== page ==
I'm saying this out loud precisely because I'm afraid to say it, and that fear is what's blocking real growth outside of preconceived beliefs. Most women feel that safety must be maintained via one extreme or the other: either we are colorblind and wary of everyone, or we are non-chalant and friendly to everyone. Many times, it's when we try to strike a middle ground that we get tangled up in how our actions will be perceived. This is the silent choice that women--and not necessarily just white women--feel like they are making. Of course, sexism and harassment know no racial boundaries (and as testament to this, I've felt more threatened in my life by white males than non-white males), but these two issues get confused when a bystander may not know whether a woman has acted a certain way because of race or gender. 

The fear of these two things being confused is what feeds my worst imaginings until they grow into truth. It is what led me to boldly walk home with my Korean co-teacher one evening and, literally as he's asking me if Upper Darby is safe, have small rocks thrown at us. We keep walking, pretending nothing is wrong as we try to keep our conversation going. I feel ashamed that I had assured him of his safety and been so wrong.

This same fear led me, on a hot summer day, into an inner turmoil noticeable to those around me. As was typical for me at my first teaching job, students shared books and I had to carry them from one location to the next in my backpack. I had 20+ picture dictionaries in my backpack, and I had decided to walk from my 5th street apartment, thinking that surely 15 blocks wouldn't be so bad.

I was so very wrong. Every block or so, I had to adjust the pack on my shoulders or take it off completely. My only reprieve was hoisting the straps up in my hands to remove the strain on my shoulders. I was in the middle of doing this when I noticed two African American men standing by their door looking at me. I was holding the bag this way to relieve my pain, but I suddenly saw how it must have looked to them--like I was gripping my backpack for dear life.

So I did the only thing I could think of to make the situation better. I started hoisting the bag up my back further, to make it very, very abundantly clear that the bag was heavy.

That is not how my actions were interpreted. As I got closer to the two men, one of them narrowed his eyes at me and said, "What, are you afraid we're gonna steal your bag because we're black?"

I have never felt so much rage, embarrassment, and shame all rolled into one. Maybe that's what racism is at its core. Was I racist in that moment? I hadn't thought so, but in the very act of trying to avoid appearing so, I had been.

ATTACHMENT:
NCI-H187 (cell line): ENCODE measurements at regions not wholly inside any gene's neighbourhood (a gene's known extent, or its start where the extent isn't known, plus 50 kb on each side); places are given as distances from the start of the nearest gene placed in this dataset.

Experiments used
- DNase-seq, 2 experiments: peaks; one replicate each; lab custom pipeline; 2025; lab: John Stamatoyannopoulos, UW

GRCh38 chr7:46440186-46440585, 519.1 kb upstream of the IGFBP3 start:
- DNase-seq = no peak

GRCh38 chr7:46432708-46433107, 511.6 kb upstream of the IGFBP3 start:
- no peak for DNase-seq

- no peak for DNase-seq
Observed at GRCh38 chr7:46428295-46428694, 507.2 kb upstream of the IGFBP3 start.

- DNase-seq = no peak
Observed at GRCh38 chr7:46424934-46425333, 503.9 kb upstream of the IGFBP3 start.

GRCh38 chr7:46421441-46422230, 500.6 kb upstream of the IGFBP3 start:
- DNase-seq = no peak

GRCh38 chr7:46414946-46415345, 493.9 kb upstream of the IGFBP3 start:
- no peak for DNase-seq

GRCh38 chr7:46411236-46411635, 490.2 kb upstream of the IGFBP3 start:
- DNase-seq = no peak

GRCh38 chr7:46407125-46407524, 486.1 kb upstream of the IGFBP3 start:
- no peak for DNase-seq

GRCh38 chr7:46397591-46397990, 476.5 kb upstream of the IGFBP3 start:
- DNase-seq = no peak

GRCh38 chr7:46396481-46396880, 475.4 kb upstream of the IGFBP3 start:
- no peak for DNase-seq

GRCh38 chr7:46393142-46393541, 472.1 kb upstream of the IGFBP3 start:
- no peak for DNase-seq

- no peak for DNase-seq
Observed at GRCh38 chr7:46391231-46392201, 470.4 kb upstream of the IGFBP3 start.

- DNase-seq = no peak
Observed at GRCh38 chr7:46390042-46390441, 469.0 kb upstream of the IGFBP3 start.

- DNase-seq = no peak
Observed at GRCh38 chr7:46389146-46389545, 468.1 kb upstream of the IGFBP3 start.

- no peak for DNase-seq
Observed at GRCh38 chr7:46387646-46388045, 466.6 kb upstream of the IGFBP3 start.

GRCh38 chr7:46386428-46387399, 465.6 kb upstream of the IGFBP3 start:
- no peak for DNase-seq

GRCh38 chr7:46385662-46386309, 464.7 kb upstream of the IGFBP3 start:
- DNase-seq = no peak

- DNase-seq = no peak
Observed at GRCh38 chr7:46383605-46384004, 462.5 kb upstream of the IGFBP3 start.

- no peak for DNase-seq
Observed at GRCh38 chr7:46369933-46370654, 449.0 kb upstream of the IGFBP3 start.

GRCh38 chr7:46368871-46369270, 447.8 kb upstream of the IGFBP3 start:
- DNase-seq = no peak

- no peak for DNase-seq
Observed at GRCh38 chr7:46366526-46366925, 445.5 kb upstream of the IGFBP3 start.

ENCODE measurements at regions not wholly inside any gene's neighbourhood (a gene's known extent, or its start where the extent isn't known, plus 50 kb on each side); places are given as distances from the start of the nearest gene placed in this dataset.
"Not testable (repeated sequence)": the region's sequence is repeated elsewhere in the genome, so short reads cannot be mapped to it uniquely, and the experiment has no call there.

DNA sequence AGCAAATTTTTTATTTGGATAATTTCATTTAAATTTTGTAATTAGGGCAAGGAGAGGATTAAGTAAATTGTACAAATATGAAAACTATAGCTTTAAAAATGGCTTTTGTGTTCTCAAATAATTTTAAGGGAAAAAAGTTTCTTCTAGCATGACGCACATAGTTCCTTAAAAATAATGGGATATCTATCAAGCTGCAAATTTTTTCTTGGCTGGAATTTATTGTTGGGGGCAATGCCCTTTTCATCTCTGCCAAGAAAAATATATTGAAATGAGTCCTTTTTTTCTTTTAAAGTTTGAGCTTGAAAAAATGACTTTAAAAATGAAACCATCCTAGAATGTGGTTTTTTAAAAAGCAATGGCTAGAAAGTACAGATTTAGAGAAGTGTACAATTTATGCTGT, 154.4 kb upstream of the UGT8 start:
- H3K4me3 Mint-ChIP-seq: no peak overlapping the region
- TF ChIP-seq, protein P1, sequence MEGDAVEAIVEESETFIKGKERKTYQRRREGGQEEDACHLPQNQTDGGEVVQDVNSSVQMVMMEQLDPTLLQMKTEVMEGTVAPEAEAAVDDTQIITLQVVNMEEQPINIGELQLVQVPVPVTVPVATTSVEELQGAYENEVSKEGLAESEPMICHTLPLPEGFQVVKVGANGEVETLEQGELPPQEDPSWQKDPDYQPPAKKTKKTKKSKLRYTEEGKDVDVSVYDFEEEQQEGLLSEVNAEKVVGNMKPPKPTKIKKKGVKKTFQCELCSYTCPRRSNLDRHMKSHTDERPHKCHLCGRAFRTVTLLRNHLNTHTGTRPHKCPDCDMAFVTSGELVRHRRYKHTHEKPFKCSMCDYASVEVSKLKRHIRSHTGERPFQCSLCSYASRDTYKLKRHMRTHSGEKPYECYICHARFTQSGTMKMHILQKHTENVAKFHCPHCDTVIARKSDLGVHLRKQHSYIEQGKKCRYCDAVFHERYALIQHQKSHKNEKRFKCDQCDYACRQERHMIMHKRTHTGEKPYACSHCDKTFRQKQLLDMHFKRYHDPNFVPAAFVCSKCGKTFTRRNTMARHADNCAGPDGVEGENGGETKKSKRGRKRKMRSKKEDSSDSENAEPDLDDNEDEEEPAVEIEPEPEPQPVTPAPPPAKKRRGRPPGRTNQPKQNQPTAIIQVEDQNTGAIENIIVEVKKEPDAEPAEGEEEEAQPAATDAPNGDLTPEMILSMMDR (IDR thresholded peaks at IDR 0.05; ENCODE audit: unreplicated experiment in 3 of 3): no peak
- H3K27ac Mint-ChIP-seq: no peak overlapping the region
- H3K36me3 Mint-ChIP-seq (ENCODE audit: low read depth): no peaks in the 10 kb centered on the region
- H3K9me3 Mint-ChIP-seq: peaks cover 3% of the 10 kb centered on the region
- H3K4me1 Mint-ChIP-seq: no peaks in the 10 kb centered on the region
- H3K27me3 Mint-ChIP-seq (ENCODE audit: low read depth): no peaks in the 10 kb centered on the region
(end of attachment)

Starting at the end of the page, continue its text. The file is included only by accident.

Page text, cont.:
I was in shock, and I'm sad to say that I did not react in the best way. I narrowed my eyes back and mumbled in a gravelly tone that my bag was heavy. Silence skipped a few beats, the guy shook his head at me and closed his door, and I kept walking.

I wanted to curl up and cry. I think on the walk home I might have cried at the thought that someone had interpreted my backpack-hoisting as an act of racism. I wanted to make things right, but I couldn't go back in time and explain myself. And even if I had, how could I articulate this fear of what I appeared to be with who I actually was? Was racism simply the way in which my protective mechanisms manifested themselves?

I decided that the only thing I could do was explore why I was feeling this way and how it affected my interactions with people. And the only way I found that I could truly explore these things was to test them out in fictitious worlds. That's how I started pushing myself to make the majority of my characters non-white. In some cases, I challenged myself to remove white characters altogether. I tried to flesh out characters with complex desires and beliefs, not charicatures of sassy black women and steamy Latinas. What about a lesbian Latina, I wondered? How would stereotypes surrounding sexuality play out in that situation? 

I will let my readers be the judge of whether or not my stories ring true of their experiences, or made them stretch beyond their own stereotypes. Many writers are taught to write what they know. What about writing the experiences we don't know, the ones we must depend on people far different from ourselves to help us mold and shape? That's where true growth happens both as a writer and as a human being, by trying to see behind the many unlabeled doors of diversity. We need writers and readers to come together as co-collaborators and help each other paint accurate and thought-provoking characters who push us beyond color-blindness and polite head nods.